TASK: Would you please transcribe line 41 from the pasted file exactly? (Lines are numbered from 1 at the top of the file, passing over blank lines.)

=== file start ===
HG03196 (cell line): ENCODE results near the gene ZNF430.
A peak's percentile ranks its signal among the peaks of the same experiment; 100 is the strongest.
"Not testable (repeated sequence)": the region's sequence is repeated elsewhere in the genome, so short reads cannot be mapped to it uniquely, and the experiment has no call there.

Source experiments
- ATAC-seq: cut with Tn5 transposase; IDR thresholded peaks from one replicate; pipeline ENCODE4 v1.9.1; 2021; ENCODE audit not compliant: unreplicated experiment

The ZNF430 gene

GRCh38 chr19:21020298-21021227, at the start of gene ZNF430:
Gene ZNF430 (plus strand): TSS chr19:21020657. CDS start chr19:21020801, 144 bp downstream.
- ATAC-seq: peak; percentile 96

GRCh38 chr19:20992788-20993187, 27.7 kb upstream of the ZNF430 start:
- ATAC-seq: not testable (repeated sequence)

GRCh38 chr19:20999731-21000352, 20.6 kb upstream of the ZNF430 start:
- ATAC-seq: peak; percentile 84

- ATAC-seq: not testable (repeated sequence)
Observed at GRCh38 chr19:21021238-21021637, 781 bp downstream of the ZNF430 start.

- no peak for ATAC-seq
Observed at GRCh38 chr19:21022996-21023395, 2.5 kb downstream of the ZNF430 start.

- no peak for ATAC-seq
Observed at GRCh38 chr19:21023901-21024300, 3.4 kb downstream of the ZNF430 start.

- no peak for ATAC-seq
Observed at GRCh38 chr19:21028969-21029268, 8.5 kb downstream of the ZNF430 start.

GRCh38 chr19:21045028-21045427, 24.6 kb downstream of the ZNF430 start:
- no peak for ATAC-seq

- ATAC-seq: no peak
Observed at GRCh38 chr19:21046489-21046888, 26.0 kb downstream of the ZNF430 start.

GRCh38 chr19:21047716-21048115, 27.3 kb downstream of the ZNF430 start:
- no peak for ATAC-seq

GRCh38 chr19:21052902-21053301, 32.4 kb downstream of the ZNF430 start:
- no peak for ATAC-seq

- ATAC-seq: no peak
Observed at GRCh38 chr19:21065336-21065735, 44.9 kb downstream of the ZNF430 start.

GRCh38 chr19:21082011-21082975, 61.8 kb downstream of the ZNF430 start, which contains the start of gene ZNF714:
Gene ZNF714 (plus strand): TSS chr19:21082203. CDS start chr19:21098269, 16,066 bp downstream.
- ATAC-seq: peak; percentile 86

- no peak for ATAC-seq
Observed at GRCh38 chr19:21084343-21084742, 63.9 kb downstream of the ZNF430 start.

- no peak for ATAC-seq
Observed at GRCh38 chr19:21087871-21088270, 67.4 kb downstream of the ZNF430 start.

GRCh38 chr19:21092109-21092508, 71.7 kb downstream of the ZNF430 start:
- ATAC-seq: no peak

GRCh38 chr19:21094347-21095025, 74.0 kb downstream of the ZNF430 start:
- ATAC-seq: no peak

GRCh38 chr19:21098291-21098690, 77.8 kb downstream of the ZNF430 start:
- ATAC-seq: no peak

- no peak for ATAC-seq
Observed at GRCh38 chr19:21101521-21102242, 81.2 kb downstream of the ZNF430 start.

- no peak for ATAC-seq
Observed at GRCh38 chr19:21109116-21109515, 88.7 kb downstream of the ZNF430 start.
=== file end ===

GRCh38 chr19:21094347-21095025, 74.0 kb downstream of the ZNF430 start: